- The Washington Times - Tuesday, May 17, 2005

Azurite, cinnabar, malachite, verdigris, carbon: These are the true colors of the Bible — the Gutenberg Bible, that is.

For the first time in 600 years, the world has become privy to the mysterious substances used to illustrate the rare volumes of God’s word produced by the German printer Johann Gutenberg circa 1454.

It took a pair of enterprising researchers with a delicate touch to isolate the composition of the nine colors — painstakingly concocted by unknown artists from such substances as precious metals and minerals, ground chalk, copper, plants and even insects.

Gregory Smith, an artifact conservation specialist at Buffalo State College in New York, and Robin Clark, a chemist with the University College of London, managed to collect tiny fragments of paint tucked in the inner margins of the King George III copy of the Gutenberg Bible at the British Library.

Using a process called Raman spectroscopy, the two sent a tiny laser beam into the paint bits and on a few selected pages of the Bible. By analyzing resultant characteristic light patterns, they identified the chemicals that enlivened decorative letters or intricate drawings of flora and fauna.

“What is surprising is that this core knowledge of pigment composition had not until now been established, bearing in mind the colossal amount of art historical research which has been carried out on Gutenberg Bibles over the past six centuries,” Mr. Clark said.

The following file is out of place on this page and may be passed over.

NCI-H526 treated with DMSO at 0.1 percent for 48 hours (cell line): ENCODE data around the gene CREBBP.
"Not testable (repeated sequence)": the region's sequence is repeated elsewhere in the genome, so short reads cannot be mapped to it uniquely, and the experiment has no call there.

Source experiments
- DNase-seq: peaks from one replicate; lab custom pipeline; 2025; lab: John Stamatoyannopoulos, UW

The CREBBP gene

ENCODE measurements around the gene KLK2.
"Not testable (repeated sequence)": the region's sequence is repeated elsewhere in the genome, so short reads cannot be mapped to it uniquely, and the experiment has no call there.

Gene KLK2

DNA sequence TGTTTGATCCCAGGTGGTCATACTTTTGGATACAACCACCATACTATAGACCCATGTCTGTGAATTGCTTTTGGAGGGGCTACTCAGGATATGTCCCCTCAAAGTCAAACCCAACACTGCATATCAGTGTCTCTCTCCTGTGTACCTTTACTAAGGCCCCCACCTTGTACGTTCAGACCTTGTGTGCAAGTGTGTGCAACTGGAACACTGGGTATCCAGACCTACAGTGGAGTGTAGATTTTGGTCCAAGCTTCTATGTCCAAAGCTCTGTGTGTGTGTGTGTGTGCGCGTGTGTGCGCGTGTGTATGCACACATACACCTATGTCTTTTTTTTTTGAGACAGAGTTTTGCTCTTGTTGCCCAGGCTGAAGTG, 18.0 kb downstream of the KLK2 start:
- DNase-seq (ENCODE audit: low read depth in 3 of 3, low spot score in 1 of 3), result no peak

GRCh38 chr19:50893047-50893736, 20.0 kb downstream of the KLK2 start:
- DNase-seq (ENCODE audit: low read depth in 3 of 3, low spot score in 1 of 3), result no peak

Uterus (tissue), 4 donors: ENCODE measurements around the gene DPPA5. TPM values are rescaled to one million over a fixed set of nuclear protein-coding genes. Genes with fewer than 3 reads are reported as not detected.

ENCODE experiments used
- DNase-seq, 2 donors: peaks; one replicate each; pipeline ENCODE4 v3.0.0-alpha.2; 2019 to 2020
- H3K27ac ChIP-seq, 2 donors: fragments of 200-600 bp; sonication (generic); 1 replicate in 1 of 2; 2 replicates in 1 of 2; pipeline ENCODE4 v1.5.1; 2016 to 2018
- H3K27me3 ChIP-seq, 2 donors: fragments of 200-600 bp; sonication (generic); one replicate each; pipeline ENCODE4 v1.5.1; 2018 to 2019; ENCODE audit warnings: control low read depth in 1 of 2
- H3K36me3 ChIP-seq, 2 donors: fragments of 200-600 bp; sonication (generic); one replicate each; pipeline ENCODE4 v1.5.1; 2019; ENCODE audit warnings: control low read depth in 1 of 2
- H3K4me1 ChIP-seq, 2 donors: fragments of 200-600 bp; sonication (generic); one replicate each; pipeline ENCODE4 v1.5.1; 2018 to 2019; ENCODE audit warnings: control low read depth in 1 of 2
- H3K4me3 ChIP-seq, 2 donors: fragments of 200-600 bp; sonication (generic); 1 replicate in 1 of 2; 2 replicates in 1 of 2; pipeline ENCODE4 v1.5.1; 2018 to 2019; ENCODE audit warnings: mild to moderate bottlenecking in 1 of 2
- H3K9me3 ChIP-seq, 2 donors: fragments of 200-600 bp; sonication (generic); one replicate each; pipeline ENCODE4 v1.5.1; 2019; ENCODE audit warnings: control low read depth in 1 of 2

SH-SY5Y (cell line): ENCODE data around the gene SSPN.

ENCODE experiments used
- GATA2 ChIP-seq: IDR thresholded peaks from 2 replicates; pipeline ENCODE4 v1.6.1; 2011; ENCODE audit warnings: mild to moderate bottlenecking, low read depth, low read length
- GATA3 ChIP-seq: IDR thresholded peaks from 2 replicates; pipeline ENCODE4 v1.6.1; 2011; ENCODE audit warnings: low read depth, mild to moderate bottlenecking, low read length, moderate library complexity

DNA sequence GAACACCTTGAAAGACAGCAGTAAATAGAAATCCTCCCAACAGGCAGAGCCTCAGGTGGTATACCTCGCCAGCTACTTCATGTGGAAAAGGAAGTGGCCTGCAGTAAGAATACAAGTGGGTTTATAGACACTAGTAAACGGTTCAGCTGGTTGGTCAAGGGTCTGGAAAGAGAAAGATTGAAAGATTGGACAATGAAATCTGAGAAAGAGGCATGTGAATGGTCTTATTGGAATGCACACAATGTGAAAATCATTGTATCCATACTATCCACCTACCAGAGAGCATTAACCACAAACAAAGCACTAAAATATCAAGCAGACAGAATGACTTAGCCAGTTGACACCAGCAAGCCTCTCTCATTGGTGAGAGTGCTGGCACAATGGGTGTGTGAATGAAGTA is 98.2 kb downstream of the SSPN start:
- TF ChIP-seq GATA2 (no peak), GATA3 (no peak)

“Spectroscopic chemical analysis represents an important first step in an appropriate conservation and preservation strategy,” said Mr. Smith, who cringes at the idea of using inappropriate restorative preparations on such a book — which took the skins of 191 calves to produce back in its day.

The two researchers found that Gutenberg’s bright red is actually cinnabar, or mercuric sulfide. Yellow is lead tin yellow, — or lead stannate. Black is carbon possibly taken from lamp soot; blue is azurite, or copper carbonate. White is calcium carbonate, or chalk. Olive green is malachite, while dark green is verdigris, or copper ethanoate.

They struggled with gold and a lush, dark red, eventually concluding that the former is gold metal and the latter an organic pigment possibly gleaned from insect bodies.

Gutenberg originally printed 180 of the Bibles, using a Latin translation made in A.D. 380 of the Hebrew Old Testament and the Greek New Testament. The volumes — some fancier than others — brought the text to the public for the first time. Forty-eight copies of the Bibles remain.

The researchers’ revelations now provide a road map of sorts to those tasked with preserving and protecting the remaining volumes. The pair has discovered the presence of modern chemical compounds in Bibles located elsewhere in Europe, indicating misguided attempts to restore them.

“If you don’t know the chemical composition of an artifact, such as a manuscript, you have the potential to damage it by using the wrong chemicals,” Mr. Smith said.

The research will be published June 1 in Analytical Chemistry, a journal published by the American Chemical Society.

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